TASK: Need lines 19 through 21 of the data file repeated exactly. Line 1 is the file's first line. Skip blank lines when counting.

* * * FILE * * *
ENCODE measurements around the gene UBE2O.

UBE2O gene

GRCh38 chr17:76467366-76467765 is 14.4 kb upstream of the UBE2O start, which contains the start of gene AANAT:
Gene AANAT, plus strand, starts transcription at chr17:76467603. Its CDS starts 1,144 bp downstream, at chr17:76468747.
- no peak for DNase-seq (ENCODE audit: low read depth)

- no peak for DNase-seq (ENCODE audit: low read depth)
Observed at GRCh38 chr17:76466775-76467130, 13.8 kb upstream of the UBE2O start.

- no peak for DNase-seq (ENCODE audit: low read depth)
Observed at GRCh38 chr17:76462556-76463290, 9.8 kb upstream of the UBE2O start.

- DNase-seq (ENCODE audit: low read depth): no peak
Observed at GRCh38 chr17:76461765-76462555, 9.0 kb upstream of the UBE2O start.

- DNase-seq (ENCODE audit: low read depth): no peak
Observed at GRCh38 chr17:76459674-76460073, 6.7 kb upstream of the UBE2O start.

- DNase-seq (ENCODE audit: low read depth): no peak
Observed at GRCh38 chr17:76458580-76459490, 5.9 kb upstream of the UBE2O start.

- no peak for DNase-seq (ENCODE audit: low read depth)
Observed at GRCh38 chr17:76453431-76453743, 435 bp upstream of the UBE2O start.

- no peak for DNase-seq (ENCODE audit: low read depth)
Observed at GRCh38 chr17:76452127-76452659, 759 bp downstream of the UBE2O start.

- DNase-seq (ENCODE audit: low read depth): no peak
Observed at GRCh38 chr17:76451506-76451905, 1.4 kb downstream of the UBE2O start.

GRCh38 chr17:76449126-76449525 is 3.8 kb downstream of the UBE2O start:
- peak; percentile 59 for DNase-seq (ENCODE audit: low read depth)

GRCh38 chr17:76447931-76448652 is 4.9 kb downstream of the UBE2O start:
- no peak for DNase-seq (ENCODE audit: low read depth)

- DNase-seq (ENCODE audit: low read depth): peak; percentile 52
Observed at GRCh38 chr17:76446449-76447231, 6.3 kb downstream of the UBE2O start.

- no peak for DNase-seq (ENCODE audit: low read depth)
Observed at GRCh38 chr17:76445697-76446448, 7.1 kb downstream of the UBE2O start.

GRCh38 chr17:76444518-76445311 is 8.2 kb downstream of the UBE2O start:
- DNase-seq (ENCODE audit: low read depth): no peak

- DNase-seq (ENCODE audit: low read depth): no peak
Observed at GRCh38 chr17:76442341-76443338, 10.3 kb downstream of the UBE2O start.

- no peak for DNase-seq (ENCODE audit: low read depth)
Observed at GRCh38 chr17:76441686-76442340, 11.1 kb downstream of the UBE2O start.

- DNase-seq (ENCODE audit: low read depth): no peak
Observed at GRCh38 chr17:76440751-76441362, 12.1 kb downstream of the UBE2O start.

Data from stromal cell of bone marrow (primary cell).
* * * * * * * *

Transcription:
Observed at GRCh38 chr17:76452127-76452659, 759 bp downstream of the UBE2O start.

- DNase-seq (ENCODE audit: low read depth): no peak
Observed at GRCh38 chr17:76451506-76451905, 1.4 kb downstream of the UBE2O start.